As I take the bread representing Your life that was broken for me, I remember and celebrate Your faithfulness to me and to all who will receive You. I can’t begin to fathom the agonizing suffering of Your crucifixion. Yet You took that pain for me. You died for me! Thank You, Jesus. Thank You for Your extravagant love and unmerited favor. Thank You that Your death gave me life—abundant life now, and eternal life forever. As You instructed Your disciples, I, too, receive this bread in remembrance of You.

And in the same way, as I take this cup representing Your blood poured out from a splintered cross, I realize that You were the supreme sacrifice for all my sin: past, present, and future. Because of Your blood shed for me, and Your body broken for me, I can be free from the power and penalty of sin. Thank You for Your victory over death. You took the death that I deserved. You took my punishment. Your pain was indeed my gain. And today I remember and celebrate the precious gift of life You gave me through the blood that You spilled.

But while my relationship is secure with you, I know sin can break our fellowship at times. I’m still human, and I often forget who I am and Whose I am. You want to convict and correct me, not shame me. You love me like a perfect parent. You’ll never disown me or leave me. You love me no matter what. But sin hurts both my heart and Yours. So before I take communion today, I’m asking You to truly search my heart and reveal hidden things for which to ask Your forgiveness.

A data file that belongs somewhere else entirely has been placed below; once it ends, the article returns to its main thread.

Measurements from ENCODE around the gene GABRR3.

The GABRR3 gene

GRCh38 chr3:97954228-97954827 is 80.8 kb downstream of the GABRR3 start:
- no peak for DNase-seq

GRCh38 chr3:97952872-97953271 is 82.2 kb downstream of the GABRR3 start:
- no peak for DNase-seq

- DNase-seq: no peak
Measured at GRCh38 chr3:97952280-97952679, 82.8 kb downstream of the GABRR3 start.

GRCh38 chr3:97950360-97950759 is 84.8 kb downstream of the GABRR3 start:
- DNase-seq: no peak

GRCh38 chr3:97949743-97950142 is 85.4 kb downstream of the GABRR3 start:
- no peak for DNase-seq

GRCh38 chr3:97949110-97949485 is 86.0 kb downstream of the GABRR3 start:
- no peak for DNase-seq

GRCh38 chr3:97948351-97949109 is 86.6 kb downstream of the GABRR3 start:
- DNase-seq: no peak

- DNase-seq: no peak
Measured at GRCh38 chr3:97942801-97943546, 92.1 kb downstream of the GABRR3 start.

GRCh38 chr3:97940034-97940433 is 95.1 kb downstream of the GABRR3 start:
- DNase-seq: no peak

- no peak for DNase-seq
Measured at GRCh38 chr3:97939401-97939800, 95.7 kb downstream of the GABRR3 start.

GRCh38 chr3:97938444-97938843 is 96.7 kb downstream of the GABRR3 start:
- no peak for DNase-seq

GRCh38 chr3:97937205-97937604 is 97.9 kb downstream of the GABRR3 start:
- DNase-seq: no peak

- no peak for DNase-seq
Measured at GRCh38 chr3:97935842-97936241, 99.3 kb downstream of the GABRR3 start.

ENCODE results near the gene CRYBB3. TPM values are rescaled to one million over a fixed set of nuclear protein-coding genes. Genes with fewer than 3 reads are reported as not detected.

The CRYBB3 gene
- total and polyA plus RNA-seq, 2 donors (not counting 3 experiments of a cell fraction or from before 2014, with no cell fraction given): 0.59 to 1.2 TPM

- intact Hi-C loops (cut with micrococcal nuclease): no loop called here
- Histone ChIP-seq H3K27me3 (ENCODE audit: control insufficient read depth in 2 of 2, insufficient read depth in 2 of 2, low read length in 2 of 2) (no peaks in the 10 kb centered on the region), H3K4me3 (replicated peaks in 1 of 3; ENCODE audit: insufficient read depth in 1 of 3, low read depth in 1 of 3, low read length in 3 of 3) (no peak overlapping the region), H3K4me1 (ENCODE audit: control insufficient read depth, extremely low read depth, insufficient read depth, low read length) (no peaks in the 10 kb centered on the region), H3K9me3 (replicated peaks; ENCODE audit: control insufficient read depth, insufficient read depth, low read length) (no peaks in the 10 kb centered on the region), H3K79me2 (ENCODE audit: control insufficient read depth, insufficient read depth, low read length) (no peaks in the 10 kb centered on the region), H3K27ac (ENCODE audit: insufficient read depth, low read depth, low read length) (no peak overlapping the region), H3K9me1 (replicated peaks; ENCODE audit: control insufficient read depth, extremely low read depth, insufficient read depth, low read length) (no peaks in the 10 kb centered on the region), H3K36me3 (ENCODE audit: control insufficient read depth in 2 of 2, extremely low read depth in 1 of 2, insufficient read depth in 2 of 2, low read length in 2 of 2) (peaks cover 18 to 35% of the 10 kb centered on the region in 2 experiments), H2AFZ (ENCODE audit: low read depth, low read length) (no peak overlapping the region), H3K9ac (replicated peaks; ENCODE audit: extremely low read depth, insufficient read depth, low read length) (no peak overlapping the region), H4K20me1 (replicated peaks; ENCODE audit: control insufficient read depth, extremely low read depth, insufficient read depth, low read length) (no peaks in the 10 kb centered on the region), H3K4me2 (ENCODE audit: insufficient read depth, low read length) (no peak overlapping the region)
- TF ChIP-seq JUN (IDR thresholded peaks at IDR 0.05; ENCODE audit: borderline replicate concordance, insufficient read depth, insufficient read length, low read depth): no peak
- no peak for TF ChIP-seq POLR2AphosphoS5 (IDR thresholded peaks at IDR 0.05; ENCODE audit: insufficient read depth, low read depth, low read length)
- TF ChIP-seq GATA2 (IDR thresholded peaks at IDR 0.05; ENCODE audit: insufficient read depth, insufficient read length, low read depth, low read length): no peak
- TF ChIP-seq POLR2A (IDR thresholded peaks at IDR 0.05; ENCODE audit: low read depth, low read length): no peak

Each time I take communion, Lord, I want to recommit my life, my heart, my thoughts, my everything to You. Fill me today with Your powerful Spirit. As I leave this place, help me to hold this fresh remembrance and the story that never grows old close to my heart. Help me to share its message faithfully as You give opportunity.

In Your Precious name,
Amen

prayer at communion

 

Rebecca Barlow Jordan is an inspirational author, speaker, and passionate follower of Jesus who loves to encourage others heart to heart. She has written 11 books and over 1700 other articles, greeting cards, and other inspirational pieces. Her daily devotional Daily in Your Presence is available for delivery through Crosswalk.com. You can find out more about Rebecca at www.rebeccabarlowjordan.com.

Publication date: October 23, 2017

Image Courtesy: ©Thinkstock/RomoloTavani

This article is part of our larger Prayers resource meant to inspire and encourage your prayer life when you face uncertain times. Visit our most popular prayers if you are wondering how to pray or what to pray. Remember, the Holy Spirit intercedes for us and God knows your heart even if you can’t find the words to pray.